It's a race week like no other. Unlike the Richmond Marathon two months ago when I felt fully prepared (but had a miserable experience), I am running the Disney Marathon this weekend mostly unprepared.

It's not like I was going to be "ready" for it -- I was simply running to keep a good base going. When I got sick a few weeks ago, though, those plans went away.

My thoughts about Disney since I made the commitment to Comfort Zone Camp have been, quite simply, to have fun and finish. After watching the course video today, I have to say that I'm finally excited about what's ahead. And that "have fun" goal certainly will be reached.

I've been so disconnected with running in the past month that I've decided for this weekend that I'm going to do the marathon without a watch. With not having major time goals for this race, I can't come up with a good reason to actually wear one.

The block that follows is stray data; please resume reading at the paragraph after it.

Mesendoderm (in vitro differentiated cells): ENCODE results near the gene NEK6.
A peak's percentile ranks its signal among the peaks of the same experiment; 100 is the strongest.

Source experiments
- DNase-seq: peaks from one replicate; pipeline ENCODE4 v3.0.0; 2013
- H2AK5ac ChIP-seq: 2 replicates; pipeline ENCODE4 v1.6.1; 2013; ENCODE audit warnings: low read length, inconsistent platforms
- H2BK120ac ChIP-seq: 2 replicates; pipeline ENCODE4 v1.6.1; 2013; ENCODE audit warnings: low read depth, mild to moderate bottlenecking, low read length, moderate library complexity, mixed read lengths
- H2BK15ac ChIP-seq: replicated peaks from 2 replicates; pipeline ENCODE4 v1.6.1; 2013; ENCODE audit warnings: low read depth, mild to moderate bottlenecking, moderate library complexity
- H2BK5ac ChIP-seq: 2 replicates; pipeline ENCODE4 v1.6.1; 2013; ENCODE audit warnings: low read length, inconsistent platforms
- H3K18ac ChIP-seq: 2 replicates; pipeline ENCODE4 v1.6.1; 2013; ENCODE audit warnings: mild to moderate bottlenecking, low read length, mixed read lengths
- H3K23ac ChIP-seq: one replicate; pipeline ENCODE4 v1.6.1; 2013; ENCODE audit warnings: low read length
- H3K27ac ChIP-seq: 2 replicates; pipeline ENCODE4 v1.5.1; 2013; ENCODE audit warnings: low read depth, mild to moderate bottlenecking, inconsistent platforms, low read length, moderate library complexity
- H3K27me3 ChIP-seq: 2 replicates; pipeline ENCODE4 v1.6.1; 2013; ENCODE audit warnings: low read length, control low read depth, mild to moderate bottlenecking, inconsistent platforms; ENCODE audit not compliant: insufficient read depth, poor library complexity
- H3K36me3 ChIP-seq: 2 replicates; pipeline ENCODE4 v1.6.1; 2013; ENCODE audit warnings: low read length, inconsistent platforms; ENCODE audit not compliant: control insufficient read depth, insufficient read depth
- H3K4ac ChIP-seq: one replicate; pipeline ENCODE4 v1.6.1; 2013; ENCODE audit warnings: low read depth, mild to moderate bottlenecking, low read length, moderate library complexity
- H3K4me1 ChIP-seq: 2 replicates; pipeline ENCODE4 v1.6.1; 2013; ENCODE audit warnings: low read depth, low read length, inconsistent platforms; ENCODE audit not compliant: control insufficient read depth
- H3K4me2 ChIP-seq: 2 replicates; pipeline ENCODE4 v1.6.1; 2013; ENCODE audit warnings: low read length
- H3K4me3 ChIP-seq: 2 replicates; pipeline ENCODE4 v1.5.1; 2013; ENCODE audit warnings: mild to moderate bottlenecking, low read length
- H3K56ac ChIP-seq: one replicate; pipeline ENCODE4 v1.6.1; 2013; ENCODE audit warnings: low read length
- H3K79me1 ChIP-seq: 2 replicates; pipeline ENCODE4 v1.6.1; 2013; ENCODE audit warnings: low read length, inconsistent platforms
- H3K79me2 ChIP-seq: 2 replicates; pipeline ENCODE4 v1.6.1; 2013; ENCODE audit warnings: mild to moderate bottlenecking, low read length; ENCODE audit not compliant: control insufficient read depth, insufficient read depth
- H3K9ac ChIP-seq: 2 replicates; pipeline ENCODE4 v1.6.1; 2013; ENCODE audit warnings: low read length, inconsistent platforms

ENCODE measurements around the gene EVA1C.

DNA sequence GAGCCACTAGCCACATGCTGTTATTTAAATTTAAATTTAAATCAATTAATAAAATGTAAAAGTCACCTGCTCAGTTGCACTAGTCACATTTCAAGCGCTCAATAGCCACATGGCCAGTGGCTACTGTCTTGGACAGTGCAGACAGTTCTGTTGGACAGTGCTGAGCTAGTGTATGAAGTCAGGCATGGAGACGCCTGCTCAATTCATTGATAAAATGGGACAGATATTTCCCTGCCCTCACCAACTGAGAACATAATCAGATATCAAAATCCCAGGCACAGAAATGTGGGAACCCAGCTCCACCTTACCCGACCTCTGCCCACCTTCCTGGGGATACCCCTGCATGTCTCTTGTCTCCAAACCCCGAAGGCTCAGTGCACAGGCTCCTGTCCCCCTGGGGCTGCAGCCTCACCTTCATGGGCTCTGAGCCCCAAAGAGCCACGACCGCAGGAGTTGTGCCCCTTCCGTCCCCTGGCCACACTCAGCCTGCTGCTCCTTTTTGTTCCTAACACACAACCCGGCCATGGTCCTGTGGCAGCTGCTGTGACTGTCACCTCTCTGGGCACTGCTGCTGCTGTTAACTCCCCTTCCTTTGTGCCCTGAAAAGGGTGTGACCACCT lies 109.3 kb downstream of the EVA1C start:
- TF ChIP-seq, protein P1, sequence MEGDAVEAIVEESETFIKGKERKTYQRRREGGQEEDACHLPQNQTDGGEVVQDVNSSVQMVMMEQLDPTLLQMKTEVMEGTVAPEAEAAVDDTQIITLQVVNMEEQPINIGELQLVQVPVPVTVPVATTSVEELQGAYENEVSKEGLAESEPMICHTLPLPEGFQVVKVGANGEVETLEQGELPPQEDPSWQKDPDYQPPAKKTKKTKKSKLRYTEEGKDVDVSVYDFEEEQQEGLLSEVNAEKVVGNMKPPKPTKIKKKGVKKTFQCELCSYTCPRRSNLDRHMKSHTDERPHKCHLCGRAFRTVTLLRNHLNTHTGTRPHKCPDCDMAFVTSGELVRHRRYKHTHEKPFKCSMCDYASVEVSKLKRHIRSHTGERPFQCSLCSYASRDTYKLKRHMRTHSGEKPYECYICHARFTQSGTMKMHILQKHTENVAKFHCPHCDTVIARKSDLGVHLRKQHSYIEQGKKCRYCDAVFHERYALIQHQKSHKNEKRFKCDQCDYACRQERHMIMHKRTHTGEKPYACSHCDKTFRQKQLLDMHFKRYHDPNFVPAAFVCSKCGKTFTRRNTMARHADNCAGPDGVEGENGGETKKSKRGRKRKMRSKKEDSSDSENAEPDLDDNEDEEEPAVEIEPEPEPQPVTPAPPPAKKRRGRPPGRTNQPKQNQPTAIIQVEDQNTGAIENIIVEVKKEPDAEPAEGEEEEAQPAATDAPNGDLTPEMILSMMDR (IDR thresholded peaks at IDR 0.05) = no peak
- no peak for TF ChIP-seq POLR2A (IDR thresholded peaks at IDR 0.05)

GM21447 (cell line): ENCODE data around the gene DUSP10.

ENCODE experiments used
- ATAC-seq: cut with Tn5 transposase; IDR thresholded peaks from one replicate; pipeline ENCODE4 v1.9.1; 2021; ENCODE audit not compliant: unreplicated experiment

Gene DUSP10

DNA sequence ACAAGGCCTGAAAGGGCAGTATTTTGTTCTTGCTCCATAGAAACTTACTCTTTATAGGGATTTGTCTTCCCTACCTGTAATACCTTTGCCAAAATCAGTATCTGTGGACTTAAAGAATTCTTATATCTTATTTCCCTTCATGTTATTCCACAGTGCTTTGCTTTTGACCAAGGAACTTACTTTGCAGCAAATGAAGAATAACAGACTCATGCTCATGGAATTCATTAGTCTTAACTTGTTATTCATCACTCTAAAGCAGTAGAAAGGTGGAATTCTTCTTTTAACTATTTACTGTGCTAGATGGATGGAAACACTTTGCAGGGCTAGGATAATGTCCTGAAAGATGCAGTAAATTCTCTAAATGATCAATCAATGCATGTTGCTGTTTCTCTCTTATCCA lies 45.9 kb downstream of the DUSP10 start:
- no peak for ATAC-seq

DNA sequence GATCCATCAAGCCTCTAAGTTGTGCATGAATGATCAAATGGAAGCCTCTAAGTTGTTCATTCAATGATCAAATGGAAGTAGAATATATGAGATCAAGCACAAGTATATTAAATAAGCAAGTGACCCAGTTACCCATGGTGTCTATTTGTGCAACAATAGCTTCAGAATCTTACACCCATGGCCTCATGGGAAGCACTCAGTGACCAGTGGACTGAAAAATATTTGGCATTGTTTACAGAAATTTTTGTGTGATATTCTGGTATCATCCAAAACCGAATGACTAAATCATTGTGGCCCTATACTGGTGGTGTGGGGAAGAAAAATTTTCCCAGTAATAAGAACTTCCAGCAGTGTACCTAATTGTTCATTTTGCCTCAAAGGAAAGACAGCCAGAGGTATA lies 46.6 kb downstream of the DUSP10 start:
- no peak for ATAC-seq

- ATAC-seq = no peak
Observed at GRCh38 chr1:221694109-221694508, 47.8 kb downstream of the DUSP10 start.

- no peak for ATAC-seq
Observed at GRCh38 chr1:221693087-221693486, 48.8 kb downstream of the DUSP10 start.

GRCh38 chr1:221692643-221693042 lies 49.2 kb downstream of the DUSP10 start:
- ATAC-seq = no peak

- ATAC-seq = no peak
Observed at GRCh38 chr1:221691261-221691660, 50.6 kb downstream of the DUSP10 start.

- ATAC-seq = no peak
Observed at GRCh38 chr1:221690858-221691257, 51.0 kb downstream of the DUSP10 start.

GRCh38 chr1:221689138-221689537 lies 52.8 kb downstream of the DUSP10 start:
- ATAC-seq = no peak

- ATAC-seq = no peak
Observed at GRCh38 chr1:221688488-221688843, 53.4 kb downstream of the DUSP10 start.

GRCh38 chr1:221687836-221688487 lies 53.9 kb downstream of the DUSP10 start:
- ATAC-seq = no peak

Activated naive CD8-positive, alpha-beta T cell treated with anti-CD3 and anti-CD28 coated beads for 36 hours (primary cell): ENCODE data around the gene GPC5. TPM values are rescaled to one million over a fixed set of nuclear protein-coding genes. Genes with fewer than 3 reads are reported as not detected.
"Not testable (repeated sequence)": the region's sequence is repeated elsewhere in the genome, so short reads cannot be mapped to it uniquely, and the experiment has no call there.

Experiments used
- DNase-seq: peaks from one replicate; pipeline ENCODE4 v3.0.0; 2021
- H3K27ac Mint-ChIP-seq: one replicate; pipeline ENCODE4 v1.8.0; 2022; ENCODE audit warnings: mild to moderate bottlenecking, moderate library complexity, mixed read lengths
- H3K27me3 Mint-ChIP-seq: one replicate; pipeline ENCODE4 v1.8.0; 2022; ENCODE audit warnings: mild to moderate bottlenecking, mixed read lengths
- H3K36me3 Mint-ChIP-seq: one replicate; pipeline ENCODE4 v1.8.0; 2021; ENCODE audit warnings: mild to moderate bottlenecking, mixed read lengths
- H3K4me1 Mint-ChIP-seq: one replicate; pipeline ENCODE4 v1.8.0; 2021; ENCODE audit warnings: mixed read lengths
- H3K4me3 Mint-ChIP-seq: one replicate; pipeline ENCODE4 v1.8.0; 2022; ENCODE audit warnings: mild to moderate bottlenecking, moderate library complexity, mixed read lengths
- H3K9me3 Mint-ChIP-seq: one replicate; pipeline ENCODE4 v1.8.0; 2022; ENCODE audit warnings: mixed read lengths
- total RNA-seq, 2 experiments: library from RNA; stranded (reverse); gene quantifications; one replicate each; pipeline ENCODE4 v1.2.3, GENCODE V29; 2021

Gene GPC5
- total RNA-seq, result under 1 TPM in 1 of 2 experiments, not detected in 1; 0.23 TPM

If I get excited at the beginning and bust out some fast miles, what good would it do me to know that?

If I want to stop and take a photo with Mickey, what's a slower mile going to do to me?

If I get halfway through and feel good, or get to mile 20 and have a lot left in the tank, I'm going to know what my time is by a clock. I don't need a watch with me to worry about whether I'm going to hit a certain time or fall way short should I decide to go all out.

By leaving the watch behind, it's also one less thing I have to worry about packing. No watch, no charger. Just one set of running clothes and shoes. It will also allow me to quickly cross off one of my 13 goals for the year.